When competing for design jobs in China, Gresham Smith isn't up against local companies. "We are actually competing against other international companies, including a lot of companies from Europe — German, France, England and also other large firms in the United States," Kim says. "We've found ourselves competing at the highest levels."

And winning. Gresham Smith recently won a design competition for a Hong Kong hospital. The facility will be a unique joint venture between a U.S. firm, which will own 51 percent and provide management, and Chinese partners who will build the buildings and provide the capital.

Kim says Gresham Smith's work in China is "the idea part. That's really where they need our help. Once you go beyond the idea level, then you find yourself competing against the local firms, and they have much less expensive manpower."

Also in the idea business is the Vanderbilt Center for Evidence-Based Medicine, which hosted delegations from six different countries this spring. Foreign government health systems are looking to Vanderbilt experts to help tackle a host of challenges, from outmoded and underfunded facilities to technology needs and hindered access.

"We'll essentially pair a team of Vanderbilt researchers with a team of researchers from that country," Executive Director Paul Keckley says. After an in-depth analysis of six to eight months, senior government officials would receive a series of recommendations and help from Vanderbilt experts to make those recommendations reality.

Keckley explains: "We have some pretty important pieces of the puzzle. First, Vanderbilt has the analytic capability to evaluate how best to move from where those systems are to where they should focus their energies and resources. … The second is we would bring a considerable amount of expertise to infrastructure, especially in information systems — clinical information systems that can be used in outpatient, inpatient and private-practice settings have been our strength. We can bring informatics to those systems, which is now the focus of a lot of U.S. activity. We've developed our own electronic medical record, and we can easily export that to other systems. Third, we're 1,500 clinicians, four hospitals operating as a system. So we can look at a system view of care that organizations that only look at one piece can't see. … We actually operate a puzzle — the full range from preventive, chronic and acute. We have the infrastructure necessary to manage that puzzle, and we have the clinical tools and the operating models to operate each of the pieces of that puzzle. There's a difference in really managing the puzzle and managing individual pieces. So I think that's a considerable advantage."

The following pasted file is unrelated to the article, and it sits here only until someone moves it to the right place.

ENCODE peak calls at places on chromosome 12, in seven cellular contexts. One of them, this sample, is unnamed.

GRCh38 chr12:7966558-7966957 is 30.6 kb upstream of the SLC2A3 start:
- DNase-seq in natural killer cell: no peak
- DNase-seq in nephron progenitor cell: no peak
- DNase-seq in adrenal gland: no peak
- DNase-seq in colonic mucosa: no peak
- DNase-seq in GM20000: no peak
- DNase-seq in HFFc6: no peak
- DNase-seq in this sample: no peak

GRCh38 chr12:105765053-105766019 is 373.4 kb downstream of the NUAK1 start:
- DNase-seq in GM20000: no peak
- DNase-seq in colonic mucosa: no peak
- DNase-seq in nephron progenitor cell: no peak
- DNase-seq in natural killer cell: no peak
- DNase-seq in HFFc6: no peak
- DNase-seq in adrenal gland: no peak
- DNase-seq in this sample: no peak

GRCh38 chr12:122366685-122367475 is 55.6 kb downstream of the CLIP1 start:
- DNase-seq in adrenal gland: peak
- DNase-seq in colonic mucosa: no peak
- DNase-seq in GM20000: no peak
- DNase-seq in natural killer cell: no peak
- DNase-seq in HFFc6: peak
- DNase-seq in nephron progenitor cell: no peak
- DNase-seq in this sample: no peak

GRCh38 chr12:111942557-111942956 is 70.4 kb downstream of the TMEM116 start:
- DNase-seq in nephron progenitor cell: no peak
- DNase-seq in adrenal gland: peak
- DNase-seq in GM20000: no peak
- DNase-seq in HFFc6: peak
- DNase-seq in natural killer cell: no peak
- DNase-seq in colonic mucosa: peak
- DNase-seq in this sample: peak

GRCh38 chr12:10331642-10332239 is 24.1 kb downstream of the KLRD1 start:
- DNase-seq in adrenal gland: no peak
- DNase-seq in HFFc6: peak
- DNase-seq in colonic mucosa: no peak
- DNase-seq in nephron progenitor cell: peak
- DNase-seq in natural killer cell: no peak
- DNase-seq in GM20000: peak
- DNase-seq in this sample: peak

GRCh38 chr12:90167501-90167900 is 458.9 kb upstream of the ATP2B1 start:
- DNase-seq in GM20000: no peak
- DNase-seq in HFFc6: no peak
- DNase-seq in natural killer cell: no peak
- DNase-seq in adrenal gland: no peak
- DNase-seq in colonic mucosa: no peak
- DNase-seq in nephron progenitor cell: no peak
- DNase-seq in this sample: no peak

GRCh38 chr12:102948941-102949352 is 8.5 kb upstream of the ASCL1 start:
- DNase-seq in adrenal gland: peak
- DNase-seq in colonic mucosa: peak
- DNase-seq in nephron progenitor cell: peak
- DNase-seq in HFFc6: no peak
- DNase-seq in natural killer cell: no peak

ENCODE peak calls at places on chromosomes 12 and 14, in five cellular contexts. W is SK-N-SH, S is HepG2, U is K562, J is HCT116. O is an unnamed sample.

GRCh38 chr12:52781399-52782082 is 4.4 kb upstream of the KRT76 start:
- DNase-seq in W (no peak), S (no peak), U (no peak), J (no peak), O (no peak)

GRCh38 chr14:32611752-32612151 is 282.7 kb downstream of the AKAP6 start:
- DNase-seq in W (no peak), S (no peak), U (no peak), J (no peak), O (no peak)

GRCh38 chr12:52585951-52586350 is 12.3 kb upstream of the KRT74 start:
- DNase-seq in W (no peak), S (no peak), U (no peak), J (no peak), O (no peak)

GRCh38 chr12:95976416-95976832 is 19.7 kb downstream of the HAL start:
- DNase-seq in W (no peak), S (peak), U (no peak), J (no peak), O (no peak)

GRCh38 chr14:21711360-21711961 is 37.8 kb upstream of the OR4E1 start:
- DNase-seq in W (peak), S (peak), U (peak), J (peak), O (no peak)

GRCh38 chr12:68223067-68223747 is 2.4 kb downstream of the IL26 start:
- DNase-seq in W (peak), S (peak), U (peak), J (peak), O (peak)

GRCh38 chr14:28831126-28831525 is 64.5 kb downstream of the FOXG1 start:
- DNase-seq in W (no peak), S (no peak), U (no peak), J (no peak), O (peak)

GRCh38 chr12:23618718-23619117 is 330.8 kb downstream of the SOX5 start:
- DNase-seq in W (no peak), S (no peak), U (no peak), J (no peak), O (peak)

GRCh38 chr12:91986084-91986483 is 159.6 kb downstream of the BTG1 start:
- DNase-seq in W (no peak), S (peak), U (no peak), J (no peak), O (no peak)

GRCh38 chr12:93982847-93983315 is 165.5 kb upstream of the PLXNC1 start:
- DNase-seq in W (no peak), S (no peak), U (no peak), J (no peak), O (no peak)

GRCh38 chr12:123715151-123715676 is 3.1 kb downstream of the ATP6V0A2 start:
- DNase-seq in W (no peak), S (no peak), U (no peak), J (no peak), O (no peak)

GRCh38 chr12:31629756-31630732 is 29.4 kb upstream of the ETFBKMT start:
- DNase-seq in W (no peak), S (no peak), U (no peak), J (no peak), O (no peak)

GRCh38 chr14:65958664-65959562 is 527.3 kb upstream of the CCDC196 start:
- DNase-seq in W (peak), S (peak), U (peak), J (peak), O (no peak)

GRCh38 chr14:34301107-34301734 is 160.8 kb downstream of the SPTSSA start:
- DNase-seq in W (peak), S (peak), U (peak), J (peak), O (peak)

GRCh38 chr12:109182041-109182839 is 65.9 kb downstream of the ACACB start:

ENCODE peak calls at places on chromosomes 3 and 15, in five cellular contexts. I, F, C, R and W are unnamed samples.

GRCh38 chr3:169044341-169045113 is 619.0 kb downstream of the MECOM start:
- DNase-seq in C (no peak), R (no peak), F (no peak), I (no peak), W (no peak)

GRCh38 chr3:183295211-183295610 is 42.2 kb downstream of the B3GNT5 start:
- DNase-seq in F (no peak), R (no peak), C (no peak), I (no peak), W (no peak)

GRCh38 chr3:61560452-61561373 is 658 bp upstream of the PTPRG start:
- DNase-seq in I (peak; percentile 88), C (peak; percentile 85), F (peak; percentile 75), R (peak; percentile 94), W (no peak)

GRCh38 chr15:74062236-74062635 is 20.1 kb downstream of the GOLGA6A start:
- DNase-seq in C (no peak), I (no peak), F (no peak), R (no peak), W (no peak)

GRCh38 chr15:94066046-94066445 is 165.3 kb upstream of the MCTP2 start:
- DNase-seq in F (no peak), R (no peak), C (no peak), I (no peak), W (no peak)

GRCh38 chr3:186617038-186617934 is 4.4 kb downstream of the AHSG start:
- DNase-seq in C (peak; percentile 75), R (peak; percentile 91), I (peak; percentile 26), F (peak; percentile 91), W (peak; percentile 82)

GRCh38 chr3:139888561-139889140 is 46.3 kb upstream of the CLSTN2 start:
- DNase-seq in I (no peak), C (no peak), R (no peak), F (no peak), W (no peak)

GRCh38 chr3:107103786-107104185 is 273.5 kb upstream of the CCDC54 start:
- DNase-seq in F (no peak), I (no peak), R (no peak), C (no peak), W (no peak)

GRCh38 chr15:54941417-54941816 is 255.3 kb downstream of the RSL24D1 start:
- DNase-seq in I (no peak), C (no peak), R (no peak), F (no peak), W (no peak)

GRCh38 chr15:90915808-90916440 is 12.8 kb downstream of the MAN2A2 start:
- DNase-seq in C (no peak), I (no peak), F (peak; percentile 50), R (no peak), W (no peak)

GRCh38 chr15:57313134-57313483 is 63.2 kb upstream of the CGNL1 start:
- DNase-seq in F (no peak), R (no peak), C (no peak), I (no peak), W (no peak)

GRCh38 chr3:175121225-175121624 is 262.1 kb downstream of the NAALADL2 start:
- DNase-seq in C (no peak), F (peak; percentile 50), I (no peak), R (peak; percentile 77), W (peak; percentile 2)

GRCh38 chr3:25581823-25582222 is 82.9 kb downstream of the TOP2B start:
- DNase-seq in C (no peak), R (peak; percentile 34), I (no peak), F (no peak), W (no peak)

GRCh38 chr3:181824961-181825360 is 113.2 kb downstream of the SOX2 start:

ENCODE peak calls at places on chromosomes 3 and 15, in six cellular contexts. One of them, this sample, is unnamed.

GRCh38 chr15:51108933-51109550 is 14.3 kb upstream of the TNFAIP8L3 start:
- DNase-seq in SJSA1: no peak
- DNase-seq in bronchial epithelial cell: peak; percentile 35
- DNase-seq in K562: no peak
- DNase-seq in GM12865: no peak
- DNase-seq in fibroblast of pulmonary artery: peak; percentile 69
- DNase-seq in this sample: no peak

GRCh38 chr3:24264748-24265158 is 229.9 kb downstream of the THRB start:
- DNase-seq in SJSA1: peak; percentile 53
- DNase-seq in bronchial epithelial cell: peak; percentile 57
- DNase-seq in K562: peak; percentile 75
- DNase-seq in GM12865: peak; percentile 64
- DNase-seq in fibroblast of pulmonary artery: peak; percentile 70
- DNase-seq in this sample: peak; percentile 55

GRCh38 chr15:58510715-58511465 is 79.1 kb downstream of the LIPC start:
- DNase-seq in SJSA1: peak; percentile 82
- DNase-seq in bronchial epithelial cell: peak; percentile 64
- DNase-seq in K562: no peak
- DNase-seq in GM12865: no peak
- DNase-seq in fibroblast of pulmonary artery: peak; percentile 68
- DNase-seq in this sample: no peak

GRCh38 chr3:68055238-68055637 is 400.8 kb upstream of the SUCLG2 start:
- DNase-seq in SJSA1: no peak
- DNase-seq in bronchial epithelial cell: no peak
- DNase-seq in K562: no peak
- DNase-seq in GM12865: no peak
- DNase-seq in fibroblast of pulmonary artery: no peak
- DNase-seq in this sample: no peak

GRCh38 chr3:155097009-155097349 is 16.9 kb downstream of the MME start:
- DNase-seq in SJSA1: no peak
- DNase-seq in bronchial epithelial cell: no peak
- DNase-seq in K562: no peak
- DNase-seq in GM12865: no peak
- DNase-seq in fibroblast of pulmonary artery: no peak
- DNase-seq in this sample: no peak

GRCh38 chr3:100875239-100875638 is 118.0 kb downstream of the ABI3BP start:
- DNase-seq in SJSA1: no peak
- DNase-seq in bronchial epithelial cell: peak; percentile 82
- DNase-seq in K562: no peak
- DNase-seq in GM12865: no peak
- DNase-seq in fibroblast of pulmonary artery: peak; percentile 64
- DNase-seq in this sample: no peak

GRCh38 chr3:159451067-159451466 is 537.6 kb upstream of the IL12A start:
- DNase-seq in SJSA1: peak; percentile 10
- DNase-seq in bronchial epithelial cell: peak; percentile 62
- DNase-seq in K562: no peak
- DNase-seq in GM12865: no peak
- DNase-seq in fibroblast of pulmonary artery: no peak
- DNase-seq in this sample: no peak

There's an advantage for Vanderbilt as well. Clinicians, epidemiologists, information technology experts and even economists will be exposed to different deliveries of healthcare as a result of the university's partnerships with other countries. "I dip into people from other schools, not just the School of Medicine," Keckley notes.

He adds that "it's not foreign to us to deal with internationals," explaining that 10 doctoral students from Budapest are studying at Vanderbilt now and students from the Czech Republic will arrive this summer.

"Every health system of the world is somewhat different. Even the 25 European Union countries have nuances and differences among them. We can't simply take what works in the U.S. and export it without understanding that it's got to be politically and culturally a fit," Keckley explains.

Gallivan sees that educational aspect as a job of the Health Care Council as well, and participants in the trade missions are enmeshed in a country's social and political mores prior to arrival. He notes that the trade missions "have really taken on an added degree of importance because they're actually leading to more formalized discussions." For example, earlier this year Hungary health officials and the U.S. government signed a memorandum of understanding based in large measure on Hungarian interactions with Nashville healthcare companies.

Foreign governments are realizing that, when it comes to healthcare, they "can't go it alone," Gallivan says. "Thus, they're looking for more innovative approaches. Frankly, a lot of those approaches have been developed by Nashville-based companies."